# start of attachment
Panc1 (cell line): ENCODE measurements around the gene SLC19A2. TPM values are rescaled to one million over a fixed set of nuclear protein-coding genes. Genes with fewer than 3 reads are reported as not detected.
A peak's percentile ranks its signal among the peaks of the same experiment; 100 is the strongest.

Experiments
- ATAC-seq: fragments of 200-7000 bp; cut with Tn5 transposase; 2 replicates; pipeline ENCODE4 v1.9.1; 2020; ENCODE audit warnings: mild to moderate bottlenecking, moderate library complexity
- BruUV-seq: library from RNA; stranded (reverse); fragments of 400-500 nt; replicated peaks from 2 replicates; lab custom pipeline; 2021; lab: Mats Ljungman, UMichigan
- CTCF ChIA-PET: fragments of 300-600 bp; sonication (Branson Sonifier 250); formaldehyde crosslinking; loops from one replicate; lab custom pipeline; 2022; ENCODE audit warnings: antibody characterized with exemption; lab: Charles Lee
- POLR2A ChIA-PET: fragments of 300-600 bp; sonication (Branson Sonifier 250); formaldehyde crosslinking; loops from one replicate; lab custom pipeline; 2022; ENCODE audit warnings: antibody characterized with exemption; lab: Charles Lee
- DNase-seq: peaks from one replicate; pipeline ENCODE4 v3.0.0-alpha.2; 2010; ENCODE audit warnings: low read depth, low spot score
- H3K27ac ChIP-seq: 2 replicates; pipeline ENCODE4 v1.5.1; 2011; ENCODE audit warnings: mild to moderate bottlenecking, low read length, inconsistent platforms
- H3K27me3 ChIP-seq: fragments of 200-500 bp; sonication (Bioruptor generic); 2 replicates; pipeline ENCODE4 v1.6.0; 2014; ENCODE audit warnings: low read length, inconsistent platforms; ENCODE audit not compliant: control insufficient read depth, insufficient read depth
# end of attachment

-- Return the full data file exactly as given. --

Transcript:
Panc1 (cell line): ENCODE measurements around the gene SLC19A2. TPM values are rescaled to one million over a fixed set of nuclear protein-coding genes. Genes with fewer than 3 reads are reported as not detected.
A peak's percentile ranks its signal among the peaks of the same experiment; 100 is the strongest.

Experiments
- ATAC-seq: fragments of 200-7000 bp; cut with Tn5 transposase; 2 replicates; pipeline ENCODE4 v1.9.1; 2020; ENCODE audit warnings: mild to moderate bottlenecking, moderate library complexity
- BruUV-seq: library from RNA; stranded (reverse); fragments of 400-500 nt; replicated peaks from 2 replicates; lab custom pipeline; 2021; lab: Mats Ljungman, UMichigan
- CTCF ChIA-PET: fragments of 300-600 bp; sonication (Branson Sonifier 250); formaldehyde crosslinking; loops from one replicate; lab custom pipeline; 2022; ENCODE audit warnings: antibody characterized with exemption; lab: Charles Lee
- POLR2A ChIA-PET: fragments of 300-600 bp; sonication (Branson Sonifier 250); formaldehyde crosslinking; loops from one replicate; lab custom pipeline; 2022; ENCODE audit warnings: antibody characterized with exemption; lab: Charles Lee
- DNase-seq: peaks from one replicate; pipeline ENCODE4 v3.0.0-alpha.2; 2010; ENCODE audit warnings: low read depth, low spot score
- H3K27ac ChIP-seq: 2 replicates; pipeline ENCODE4 v1.5.1; 2011; ENCODE audit warnings: mild to moderate bottlenecking, low read length, inconsistent platforms
- H3K27me3 ChIP-seq: fragments of 200-500 bp; sonication (Bioruptor generic); 2 replicates; pipeline ENCODE4 v1.6.0; 2014; ENCODE audit warnings: low read length, inconsistent platforms; ENCODE audit not compliant: control insufficient read depth, insufficient read depth